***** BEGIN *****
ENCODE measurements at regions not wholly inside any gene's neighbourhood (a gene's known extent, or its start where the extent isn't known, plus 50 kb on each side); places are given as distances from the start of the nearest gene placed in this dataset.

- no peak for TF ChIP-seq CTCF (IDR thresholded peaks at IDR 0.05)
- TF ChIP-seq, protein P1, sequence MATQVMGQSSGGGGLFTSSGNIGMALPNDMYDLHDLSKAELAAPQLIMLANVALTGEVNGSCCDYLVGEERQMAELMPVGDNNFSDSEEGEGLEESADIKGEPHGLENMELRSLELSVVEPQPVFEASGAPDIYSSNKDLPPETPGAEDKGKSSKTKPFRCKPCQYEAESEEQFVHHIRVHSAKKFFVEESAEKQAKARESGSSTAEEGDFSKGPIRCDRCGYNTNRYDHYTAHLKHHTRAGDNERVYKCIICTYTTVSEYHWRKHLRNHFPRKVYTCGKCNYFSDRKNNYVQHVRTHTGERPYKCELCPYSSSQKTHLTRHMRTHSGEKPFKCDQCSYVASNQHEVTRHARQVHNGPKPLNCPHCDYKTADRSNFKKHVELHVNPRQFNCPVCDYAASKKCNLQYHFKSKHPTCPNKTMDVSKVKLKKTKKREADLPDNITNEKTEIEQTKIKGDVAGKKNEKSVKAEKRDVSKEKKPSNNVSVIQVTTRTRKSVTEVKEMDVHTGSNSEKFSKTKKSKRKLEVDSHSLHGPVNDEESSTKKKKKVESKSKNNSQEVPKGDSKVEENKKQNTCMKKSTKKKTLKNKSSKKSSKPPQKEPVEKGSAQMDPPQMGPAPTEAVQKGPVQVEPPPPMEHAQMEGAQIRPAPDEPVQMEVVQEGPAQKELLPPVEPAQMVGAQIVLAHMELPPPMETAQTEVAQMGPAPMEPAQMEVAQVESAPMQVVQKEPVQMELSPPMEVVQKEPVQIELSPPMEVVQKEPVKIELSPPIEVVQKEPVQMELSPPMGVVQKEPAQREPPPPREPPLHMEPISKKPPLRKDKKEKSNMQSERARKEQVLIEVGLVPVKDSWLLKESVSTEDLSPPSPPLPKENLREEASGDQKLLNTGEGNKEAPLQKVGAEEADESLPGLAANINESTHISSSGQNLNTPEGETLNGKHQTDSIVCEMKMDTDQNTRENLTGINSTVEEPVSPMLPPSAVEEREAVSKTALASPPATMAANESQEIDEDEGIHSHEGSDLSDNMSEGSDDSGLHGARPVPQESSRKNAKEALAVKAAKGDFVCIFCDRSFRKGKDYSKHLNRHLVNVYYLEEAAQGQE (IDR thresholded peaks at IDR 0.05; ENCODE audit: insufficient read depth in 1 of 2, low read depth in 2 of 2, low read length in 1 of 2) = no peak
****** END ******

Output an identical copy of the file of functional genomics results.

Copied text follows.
ENCODE measurements at regions not wholly inside any gene's neighbourhood (a gene's known extent, or its start where the extent isn't known, plus 50 kb on each side); places are given as distances from the start of the nearest gene placed in this dataset.

- no peak for TF ChIP-seq CTCF (IDR thresholded peaks at IDR 0.05)
- TF ChIP-seq, protein P1, sequence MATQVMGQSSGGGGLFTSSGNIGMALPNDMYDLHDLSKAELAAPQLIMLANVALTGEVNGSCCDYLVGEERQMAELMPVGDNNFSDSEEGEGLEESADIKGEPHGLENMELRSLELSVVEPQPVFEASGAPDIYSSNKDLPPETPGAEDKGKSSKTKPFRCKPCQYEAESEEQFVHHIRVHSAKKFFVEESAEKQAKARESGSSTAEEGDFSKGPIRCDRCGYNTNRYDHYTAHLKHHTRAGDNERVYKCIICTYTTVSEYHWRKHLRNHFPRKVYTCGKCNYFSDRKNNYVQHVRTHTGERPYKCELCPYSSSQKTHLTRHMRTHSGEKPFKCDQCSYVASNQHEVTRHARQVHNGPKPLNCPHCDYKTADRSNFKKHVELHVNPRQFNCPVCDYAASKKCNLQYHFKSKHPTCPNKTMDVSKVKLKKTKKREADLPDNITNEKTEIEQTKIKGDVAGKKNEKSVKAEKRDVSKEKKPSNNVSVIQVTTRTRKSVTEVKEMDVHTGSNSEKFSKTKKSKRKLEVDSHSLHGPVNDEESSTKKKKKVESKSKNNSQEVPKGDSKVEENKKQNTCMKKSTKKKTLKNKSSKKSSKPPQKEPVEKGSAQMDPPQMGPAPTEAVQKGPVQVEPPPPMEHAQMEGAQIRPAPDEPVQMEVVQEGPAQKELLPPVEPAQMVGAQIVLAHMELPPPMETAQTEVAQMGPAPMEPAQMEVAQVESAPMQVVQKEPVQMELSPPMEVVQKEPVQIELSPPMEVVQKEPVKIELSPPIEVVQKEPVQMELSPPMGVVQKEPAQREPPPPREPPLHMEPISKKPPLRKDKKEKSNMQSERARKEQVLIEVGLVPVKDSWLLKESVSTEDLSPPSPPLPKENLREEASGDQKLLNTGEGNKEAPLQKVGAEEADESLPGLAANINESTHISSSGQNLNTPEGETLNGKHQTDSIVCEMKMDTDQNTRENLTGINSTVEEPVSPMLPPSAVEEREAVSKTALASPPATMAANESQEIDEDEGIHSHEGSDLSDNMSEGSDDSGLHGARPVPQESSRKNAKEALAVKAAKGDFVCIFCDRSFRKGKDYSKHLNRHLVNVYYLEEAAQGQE (IDR thresholded peaks at IDR 0.05; ENCODE audit: insufficient read depth in 1 of 2, low read depth in 2 of 2, low read length in 1 of 2) = no peak